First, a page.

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Children’s hospital hosts heart day conference

Dr Pises Ngeth with one of 12 patients from the most recent round of heart surgeries performed at the hospital.
Dr Pises Ngeth with one of 12 patients from the most recent round of heart surgeries performed at the hospital. PHOTO SUPPLIED

Children’s hospital hosts heart day conference

The Angkor Hospital for Children will host a conference and workshop to commemorate World Heart Day on Monday, September 29.

The events are the culmination of a campaign led by the hospital, which has included a street clean-up and social media drive, to encourage people to create a ‘heart healthy environment.’

Dr Pises Ngeth, cardiologist and medical director of the hospital, said the aim is to make people more aware of the challenges surrounding heart disease in Cambodia, and of what they can do to help.

“With the pervasiveness of smoking, alcohol and other environmental factors in Cambodia, a true heart-healthy environment is rare here,” he said. “But with proper education and empowerment, much more of Cambodia can become heart healthy.”

According to Dr Pises, 234 children have attended the hospital this year with heart disease symptoms.

The hospital has performed 82 heart surgeries this year, but another 2,500 children are still on the waiting list for heart surgery.

The most common condition is rheumatic heart disease, a chronic heart condition caused by rheumatic fever that is in turn caused by an untreated group-A streptococcal infection.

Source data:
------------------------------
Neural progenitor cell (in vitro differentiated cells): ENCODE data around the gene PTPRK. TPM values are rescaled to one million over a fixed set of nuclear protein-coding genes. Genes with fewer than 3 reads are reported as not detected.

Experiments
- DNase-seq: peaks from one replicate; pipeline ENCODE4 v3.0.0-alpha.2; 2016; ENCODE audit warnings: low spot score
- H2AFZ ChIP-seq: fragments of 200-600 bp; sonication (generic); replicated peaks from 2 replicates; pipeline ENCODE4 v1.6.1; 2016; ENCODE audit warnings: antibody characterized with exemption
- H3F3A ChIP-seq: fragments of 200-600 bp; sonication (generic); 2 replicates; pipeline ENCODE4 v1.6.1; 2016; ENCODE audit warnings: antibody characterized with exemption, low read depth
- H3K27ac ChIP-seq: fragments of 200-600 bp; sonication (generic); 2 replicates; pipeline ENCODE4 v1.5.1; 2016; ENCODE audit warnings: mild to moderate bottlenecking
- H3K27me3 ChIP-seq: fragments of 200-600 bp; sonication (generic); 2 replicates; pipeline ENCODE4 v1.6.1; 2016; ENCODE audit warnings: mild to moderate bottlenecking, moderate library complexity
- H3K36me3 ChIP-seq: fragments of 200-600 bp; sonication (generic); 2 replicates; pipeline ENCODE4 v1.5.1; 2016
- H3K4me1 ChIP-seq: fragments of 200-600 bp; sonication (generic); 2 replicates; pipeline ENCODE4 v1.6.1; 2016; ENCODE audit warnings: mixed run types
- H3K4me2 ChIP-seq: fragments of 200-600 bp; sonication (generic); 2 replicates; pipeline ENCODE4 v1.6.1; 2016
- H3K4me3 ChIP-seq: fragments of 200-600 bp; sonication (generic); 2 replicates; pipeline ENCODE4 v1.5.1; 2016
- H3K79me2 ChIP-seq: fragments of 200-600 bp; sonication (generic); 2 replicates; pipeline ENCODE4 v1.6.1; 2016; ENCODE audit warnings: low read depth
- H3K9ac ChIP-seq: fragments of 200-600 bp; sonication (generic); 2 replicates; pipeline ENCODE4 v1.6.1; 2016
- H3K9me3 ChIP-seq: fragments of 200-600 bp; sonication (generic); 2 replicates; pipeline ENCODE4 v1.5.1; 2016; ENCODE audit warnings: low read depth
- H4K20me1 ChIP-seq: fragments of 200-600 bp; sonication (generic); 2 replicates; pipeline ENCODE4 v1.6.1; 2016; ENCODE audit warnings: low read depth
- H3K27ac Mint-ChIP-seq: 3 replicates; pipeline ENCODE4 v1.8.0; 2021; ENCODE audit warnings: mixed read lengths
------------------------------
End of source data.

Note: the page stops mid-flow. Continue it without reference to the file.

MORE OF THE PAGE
Strep-A infections are common and highly treatable with antibiotics, as is rheumatic fever. But by the time children are brought to the hospital, they are often beyond the reach of simple interventions and surgery is required.

According to the World Heart Foundation, the disease can result in crippling valvular heart disease, heart failure and death. It is responsible for the deaths of about 233,000 children annually, almost all in developing countries. Thanks to the prevalence of antibiotics, the disease is now virtually unknown in wealthier nations.

Surgery, required to repair damaged heart valves, is very costly and a drain on limited health resources.

“The major problem in Cambodia and other developing countries is that by the time the rheumatic fever is picked up, the surgery needed to save the child’s life has become so complicated that it is not possible within the limited resources available in Cambodia,” Dr Pises said.

The workshop, led by Dr Pises, will be given for families of outpatients at the hospital. He will focus on general health knowledge about the heart, how to prevent disease and how to recognise early symptoms.

He will continue to train the hospital’s nurses to conduct the “heart healthy environment” workshops themselves, to expand the reach of education among families. According to Dr Pises, this is just the beginning.

“Our priority is to continue to build up the Cambodian medical team’s capability to provide corrective surgery for more complicated cases.

“We feel that the long term goal for Cambodia should be to have outcomes equal to or better than surrounding ASEAN nations. It is always a source of pride to be able to provide these high quality services at the Angkor Hospital for Children.”


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